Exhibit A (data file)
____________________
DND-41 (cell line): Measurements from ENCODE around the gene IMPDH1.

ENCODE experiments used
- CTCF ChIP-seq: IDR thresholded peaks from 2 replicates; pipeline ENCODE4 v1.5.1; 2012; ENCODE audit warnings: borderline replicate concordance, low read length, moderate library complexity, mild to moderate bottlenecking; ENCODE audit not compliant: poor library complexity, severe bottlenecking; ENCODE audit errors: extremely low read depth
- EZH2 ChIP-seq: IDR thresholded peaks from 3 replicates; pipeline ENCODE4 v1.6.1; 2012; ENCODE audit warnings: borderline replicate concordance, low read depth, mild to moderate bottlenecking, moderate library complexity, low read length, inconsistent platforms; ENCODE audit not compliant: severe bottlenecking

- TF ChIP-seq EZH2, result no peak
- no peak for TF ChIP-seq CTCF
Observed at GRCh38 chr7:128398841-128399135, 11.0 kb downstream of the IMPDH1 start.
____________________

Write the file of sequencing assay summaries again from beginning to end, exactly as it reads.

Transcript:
DND-41 (cell line): Measurements from ENCODE around the gene IMPDH1.

ENCODE experiments used
- CTCF ChIP-seq: IDR thresholded peaks from 2 replicates; pipeline ENCODE4 v1.5.1; 2012; ENCODE audit warnings: borderline replicate concordance, low read length, moderate library complexity, mild to moderate bottlenecking; ENCODE audit not compliant: poor library complexity, severe bottlenecking; ENCODE audit errors: extremely low read depth
- EZH2 ChIP-seq: IDR thresholded peaks from 3 replicates; pipeline ENCODE4 v1.6.1; 2012; ENCODE audit warnings: borderline replicate concordance, low read depth, mild to moderate bottlenecking, moderate library complexity, low read length, inconsistent platforms; ENCODE audit not compliant: severe bottlenecking

- TF ChIP-seq EZH2, result no peak
- no peak for TF ChIP-seq CTCF
Observed at GRCh38 chr7:128398841-128399135, 11.0 kb downstream of the IMPDH1 start.